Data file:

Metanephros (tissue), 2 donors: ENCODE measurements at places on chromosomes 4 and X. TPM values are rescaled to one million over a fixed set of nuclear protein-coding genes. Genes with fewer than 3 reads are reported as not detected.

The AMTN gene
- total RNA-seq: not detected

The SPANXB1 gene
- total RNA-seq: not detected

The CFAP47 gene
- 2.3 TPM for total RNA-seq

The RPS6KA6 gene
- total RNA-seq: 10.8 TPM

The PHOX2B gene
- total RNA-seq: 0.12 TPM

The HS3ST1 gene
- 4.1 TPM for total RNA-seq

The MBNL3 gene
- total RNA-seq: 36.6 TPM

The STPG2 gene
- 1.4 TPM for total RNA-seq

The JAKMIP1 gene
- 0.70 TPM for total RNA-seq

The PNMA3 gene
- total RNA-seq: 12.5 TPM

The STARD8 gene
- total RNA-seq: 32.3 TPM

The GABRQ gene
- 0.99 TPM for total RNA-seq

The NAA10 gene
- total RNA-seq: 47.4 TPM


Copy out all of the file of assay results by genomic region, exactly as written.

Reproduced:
Metanephros (tissue), 2 donors: ENCODE measurements at places on chromosomes 4 and X. TPM values are rescaled to one million over a fixed set of nuclear protein-coding genes. Genes with fewer than 3 reads are reported as not detected.

The AMTN gene
- total RNA-seq: not detected

The SPANXB1 gene
- total RNA-seq: not detected

The CFAP47 gene
- 2.3 TPM for total RNA-seq

The RPS6KA6 gene
- total RNA-seq: 10.8 TPM

The PHOX2B gene
- total RNA-seq: 0.12 TPM

The HS3ST1 gene
- 4.1 TPM for total RNA-seq

The MBNL3 gene
- total RNA-seq: 36.6 TPM

The STPG2 gene
- 1.4 TPM for total RNA-seq

The JAKMIP1 gene
- 0.70 TPM for total RNA-seq

The PNMA3 gene
- total RNA-seq: 12.5 TPM

The STARD8 gene
- total RNA-seq: 32.3 TPM

The GABRQ gene
- 0.99 TPM for total RNA-seq

The NAA10 gene
- total RNA-seq: 47.4 TPM